Taste T.O. Interview

“What that kind of attitude and approach is saying over and over again is that gardening is not for you; you don’t belong here.”

I met up with Teresa Cheng a few weeks ago for lunch at my favourite long-time local eatery, Cafe Bernate for an in-person interview to talk about urban gardening, growing food, and sustainability. We popped back to my place after the interview to take some quick snaps and of course I sent her off with some extra tomato and anise-hyssop seedlings I had kicking around. I have a tendency to unload plants or herbs onto visitors. I may be a terrible sales person but I know how to “sell” a plant.

The result of that conversation can be found on the Taste T.O site, Talking the Green Revolution with Gayla Trail.

Gayla Trail
Gayla is a writer, photographer, and former graphic designer with a background in the Fine Arts, cultural criticism, and ecology. She is the author, photographer, and designer of best-selling books on gardening, cooking, and preserving.

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4 thoughts on “Taste T.O. Interview

  1. Loved the article – great interview! I meet so many people who would love to garden but are so intimidated by all the supposedly needed equipment and gadgets.

  2. Gayla, you are one cool cucumber. This world needs more people in it with your kind of passion and enthusiasm for sustainable (and easily attainable) gardening. I’m a gardening newbie myself, and find your approach and philosophy on gardening like a breath of fresh air. THANKS! :)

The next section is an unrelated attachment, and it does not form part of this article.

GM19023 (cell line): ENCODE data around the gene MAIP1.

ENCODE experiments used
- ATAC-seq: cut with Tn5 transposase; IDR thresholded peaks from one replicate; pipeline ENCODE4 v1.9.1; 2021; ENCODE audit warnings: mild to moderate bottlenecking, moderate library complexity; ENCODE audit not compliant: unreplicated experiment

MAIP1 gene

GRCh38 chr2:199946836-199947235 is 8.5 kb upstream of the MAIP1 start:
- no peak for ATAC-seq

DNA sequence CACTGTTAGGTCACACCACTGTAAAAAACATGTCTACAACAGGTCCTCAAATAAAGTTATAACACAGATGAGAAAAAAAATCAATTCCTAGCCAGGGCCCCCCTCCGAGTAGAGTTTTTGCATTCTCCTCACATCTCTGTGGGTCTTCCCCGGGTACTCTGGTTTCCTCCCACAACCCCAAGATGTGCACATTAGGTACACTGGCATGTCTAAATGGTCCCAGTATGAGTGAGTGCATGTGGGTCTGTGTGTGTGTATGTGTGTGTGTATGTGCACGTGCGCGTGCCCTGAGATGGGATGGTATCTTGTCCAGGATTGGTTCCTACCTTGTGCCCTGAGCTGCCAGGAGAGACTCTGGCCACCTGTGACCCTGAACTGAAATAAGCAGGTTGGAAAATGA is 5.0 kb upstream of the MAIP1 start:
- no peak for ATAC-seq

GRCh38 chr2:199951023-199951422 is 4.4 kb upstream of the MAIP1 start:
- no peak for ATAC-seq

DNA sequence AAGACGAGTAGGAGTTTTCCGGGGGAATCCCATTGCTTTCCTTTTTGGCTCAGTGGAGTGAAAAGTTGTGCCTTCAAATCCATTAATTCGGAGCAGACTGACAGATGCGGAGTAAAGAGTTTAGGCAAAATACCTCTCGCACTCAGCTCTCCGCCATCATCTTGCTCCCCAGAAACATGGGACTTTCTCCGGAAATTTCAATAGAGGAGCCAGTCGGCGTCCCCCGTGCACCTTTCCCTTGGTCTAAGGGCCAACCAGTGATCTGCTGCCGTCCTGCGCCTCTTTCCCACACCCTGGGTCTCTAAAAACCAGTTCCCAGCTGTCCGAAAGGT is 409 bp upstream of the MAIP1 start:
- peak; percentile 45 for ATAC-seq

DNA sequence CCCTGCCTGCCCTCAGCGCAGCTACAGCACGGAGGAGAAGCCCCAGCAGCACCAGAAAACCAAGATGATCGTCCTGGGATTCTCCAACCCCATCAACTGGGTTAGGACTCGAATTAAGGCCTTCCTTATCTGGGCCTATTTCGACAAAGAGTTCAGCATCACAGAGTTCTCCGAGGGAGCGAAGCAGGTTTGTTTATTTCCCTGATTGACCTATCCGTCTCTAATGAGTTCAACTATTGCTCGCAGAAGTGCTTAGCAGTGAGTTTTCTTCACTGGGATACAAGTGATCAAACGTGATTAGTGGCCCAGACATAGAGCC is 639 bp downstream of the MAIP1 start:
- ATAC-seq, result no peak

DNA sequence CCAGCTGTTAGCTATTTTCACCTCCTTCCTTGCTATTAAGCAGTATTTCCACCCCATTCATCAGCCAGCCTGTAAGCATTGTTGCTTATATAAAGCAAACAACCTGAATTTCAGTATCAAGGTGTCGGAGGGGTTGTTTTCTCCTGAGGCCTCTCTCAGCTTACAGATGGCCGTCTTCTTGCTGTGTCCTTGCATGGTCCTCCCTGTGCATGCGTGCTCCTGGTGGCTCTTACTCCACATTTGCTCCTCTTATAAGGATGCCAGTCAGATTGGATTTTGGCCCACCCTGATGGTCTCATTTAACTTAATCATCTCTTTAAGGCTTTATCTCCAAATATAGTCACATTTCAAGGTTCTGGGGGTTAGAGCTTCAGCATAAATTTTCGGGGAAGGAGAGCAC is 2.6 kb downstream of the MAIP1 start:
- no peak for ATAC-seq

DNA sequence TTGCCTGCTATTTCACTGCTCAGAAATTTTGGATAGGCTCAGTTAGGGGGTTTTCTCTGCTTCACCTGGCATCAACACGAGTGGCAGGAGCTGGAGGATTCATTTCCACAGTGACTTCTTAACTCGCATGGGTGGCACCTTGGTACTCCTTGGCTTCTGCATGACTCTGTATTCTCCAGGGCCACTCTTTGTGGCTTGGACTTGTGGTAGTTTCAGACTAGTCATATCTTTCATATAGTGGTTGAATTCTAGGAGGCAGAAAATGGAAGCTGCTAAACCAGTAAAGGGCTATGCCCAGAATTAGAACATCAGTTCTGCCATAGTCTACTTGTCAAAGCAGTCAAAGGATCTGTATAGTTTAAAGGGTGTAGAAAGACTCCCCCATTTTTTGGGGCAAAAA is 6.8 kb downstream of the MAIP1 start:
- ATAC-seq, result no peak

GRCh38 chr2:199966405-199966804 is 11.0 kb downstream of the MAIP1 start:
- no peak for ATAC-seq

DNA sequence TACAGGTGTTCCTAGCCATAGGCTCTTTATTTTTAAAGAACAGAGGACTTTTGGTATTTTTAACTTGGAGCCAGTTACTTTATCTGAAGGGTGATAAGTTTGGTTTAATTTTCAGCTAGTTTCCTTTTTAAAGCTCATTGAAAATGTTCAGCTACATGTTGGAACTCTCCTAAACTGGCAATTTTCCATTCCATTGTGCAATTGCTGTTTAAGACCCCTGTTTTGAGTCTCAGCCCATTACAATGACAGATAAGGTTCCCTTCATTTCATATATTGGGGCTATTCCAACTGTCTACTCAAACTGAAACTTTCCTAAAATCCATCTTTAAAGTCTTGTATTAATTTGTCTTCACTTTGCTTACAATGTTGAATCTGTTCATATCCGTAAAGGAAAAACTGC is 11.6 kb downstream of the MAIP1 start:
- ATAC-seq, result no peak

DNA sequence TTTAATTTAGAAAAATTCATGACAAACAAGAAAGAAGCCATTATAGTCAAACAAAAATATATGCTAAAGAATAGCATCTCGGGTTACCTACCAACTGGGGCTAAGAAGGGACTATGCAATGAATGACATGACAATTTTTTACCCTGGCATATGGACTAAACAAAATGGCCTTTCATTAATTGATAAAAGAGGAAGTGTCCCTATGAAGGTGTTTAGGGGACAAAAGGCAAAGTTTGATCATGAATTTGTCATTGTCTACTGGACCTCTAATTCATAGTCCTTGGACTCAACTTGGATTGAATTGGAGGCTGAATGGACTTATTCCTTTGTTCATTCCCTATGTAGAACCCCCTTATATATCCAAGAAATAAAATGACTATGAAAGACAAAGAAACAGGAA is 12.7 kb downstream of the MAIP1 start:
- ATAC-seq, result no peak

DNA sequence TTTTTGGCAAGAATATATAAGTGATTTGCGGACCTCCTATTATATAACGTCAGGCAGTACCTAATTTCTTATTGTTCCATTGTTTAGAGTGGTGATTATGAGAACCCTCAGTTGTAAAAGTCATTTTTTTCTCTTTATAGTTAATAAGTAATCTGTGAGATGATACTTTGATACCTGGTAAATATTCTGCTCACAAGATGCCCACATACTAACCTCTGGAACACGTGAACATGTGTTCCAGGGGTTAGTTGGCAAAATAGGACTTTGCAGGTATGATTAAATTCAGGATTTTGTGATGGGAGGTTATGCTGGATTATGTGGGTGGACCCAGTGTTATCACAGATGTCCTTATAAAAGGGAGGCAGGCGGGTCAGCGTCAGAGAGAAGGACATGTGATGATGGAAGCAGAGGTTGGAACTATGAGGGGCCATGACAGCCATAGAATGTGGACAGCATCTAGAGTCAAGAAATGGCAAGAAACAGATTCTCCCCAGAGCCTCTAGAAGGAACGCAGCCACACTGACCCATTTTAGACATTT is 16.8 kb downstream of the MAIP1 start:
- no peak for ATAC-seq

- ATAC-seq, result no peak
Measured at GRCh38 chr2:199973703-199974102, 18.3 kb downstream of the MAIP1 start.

3. I’m glad that you were able to get that last point into that article. Anyone who’s only getting a cursory exposure to gardening, through huge media like HGTV, Better Homes and Gardens and other behemoths, has to think, “I can’t afford this.”
    Our culture in general is about amassing “stuff” and gardeners are as guilty as the next guy. There’s always something else to buy. The pleasure of creating your own food (even if it’s just a little pot of parsley) should be within the reach of everyone.

  4. One of our Regina Community Garden plots benefitted from the North Central Dream Team of volunteers. What a great group! As we staked & netted another row of peas, I was giving my usual sermon from the mound of how peas sprawl in a pile on the ground, clinging onto one another. But give them a strong support and guide the tendrils to grab onto it, and they’ll grow tall and strong! A proud young man in the group chimed in: “Just like the Métis!” WOW I thought in agreement – how astute! Yet another metaphor for gardening and life! Some in the Aboriginal cultures have lost what their families knew, we’re trying to re-introduce it in the middle of the city.

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